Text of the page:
Just over R28 million has been ploughed into seven Eastern Cape Expanded Public Works programmes by the Eastern Cape Department of Economic Development, Environmental Affairs and Tourism (DEDEAT) to ramp up job creation in the province.
The announcement was made by the MEC for Economic Development, Environmental Affairs and Tourism, Mlungisi Mvoko at the Emalahleni Emahleni Local Municipality launch.
It follows the MEC’s commitment to creating 925 jobs through the EPWP’s environment and culture stream in his 2021/22 policy speech.
MEC Mvoko says the EPWP’s Environment and Culture gives workers the ability of workers to earn an income, gain skills while they work and increase their capacity to earn a living once they exit the programme.
Beyond jobs, the programme helps municipalities to address waste management service backlogs especially where the waste collection service is not rendered by municipalities.
“We have made good progress with the funded projects. Already six of the seven projects have completed the recruitment and procurement of equipment and personal protective equipment,” explains Mvoko.
He explains that the benefits is much than jobs. Unsurprisingly, these programmes also preserve and protect the environment.
The programmes target alien plant eradication that conserves the indigenous plant species and improves soil conditioning, increases the water flow in freshwater systems, stabilises land against soil erosion and mitigates climate change vulnerabilities on society.
The community benefits through the clearing of illegally dumped waste and greening, open spaces benefit the environment and society is able to establish community nurseries which act as banks for sustainable production of trees also support ancillary industries associated with timber production and manufacturing.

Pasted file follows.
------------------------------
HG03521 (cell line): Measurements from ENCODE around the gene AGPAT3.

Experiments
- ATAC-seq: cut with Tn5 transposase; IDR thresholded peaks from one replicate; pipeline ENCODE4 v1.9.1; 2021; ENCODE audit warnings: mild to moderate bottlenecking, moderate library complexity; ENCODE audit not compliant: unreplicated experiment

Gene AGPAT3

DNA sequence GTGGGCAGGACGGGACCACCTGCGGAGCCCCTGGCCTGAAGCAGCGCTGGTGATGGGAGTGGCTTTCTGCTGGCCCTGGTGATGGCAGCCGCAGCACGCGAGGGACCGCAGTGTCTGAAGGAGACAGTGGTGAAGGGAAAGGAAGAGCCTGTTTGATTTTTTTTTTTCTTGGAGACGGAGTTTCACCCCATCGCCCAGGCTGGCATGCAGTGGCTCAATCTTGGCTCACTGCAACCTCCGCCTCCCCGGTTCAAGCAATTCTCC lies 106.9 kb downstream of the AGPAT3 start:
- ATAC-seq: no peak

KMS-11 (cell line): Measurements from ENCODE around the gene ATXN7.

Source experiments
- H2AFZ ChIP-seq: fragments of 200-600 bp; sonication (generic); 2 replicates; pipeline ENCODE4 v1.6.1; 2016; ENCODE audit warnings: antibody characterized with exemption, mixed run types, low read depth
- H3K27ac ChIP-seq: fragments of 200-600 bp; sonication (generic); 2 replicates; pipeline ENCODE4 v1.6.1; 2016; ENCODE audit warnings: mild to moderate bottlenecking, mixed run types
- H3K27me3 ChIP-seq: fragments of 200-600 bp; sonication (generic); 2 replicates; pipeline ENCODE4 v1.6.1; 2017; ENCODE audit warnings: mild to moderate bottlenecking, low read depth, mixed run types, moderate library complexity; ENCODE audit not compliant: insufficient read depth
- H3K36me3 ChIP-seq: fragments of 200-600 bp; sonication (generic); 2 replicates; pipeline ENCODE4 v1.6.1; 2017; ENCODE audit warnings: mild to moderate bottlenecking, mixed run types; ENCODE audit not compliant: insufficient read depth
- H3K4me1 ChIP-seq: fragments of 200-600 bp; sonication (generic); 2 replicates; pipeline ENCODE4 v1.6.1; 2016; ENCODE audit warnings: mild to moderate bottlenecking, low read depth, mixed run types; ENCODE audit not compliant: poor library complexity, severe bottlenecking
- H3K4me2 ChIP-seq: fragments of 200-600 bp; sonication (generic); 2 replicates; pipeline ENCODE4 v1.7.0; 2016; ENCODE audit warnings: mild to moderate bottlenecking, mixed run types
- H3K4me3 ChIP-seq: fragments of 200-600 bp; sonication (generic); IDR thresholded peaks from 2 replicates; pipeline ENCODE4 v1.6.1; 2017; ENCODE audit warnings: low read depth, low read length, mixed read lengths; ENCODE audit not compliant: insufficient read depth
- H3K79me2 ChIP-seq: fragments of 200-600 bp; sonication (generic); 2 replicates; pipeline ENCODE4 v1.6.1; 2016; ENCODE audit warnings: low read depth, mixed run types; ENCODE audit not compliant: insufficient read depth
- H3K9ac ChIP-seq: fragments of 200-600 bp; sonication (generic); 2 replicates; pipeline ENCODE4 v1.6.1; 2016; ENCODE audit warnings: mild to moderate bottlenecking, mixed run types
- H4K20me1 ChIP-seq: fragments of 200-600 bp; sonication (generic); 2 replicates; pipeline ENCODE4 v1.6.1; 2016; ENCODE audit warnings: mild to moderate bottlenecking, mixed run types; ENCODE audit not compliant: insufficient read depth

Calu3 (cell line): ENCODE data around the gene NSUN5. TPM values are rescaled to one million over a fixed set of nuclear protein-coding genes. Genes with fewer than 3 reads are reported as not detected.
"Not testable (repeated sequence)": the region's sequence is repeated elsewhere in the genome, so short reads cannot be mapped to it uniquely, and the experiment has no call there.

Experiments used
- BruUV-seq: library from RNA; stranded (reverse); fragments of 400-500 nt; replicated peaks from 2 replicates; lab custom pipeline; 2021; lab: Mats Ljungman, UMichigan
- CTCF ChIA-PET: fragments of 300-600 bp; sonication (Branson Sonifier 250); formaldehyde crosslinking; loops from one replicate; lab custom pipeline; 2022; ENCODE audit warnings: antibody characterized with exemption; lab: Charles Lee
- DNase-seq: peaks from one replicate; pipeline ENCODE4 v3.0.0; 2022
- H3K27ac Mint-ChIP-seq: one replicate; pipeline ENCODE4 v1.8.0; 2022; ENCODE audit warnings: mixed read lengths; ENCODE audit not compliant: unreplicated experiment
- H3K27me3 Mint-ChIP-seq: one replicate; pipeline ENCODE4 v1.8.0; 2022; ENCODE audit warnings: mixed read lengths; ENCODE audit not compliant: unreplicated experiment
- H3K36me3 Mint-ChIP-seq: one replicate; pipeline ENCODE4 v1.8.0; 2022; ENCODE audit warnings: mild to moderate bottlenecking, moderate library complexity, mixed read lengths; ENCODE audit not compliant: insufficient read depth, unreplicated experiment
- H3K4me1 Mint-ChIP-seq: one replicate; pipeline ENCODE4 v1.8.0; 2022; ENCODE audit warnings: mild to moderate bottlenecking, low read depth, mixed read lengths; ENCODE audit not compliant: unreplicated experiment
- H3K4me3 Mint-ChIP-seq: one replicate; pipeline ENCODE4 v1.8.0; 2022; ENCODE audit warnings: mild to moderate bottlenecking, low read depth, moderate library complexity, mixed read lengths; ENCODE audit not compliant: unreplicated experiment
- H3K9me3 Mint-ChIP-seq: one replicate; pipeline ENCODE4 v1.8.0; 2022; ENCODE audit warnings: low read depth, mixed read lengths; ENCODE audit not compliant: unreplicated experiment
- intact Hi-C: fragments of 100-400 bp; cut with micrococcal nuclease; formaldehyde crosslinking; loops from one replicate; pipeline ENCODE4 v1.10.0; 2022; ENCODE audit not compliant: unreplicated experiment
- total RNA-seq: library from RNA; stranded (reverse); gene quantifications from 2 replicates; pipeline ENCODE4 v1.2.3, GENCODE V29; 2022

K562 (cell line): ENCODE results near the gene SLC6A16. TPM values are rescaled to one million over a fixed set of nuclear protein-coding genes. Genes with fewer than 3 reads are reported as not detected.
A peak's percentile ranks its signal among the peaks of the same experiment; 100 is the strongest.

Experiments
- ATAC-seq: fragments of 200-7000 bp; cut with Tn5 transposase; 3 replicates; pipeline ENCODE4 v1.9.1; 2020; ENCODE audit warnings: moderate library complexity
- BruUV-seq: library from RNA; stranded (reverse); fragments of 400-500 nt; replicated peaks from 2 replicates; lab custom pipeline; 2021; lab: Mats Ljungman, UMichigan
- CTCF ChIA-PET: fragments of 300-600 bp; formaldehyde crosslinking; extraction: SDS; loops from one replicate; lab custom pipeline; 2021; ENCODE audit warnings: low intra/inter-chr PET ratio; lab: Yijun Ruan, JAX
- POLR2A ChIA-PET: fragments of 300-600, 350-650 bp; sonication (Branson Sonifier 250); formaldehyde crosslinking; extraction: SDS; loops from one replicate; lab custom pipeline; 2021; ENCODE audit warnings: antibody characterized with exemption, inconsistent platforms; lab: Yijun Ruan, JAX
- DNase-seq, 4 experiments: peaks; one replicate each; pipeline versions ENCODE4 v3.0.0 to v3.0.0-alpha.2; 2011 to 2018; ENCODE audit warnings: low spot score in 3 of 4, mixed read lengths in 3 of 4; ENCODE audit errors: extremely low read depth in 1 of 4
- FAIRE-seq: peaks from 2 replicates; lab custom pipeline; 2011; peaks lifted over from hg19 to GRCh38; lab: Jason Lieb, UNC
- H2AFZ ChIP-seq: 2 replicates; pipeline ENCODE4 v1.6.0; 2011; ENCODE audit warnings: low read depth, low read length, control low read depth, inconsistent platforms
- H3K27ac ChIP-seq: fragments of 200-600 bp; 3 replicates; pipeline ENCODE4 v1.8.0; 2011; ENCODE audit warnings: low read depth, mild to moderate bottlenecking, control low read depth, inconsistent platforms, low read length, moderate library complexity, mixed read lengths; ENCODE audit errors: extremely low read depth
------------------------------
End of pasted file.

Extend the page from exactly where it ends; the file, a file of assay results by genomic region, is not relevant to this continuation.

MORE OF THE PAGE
Furthermore, waste collection can be extended in unserviced areas by using local labour, particularly women and youth-headed households.
A closer look at the programme shows that the Sakhisizwe Local Municipality has been funded with R2,5 million to eradicate black wattle in six villages of Cala. One hundred jobs were created in six months.
DEDEAT also funded the Emalahleni Local Municipality with R3 million to remove a poisonous plant species (Cestrum species, Inkberry plant) project in Cacadu villages. Another 101 work opportunities will be created for eight months.
During the current local government administration period, there has been an increase in the number of funded businesses and enterprises in the Joe Gqabi District compared to previous years.
EPWP links marginalised people with opportunities and resources to participate in the mainstream economy, integrate sustainable rural development and urban renewal, create land-based livelihoods, promote community-based natural resource management and rehabilitate degraded lands and protect biodiversity
The programme uses different environmental streams to create mass employment in waste management and recycling as a way of building SMMEs and creating local jobs.
It also helps to create mechanisms to protect the environment and the use of enviro-friendly waste management technologies.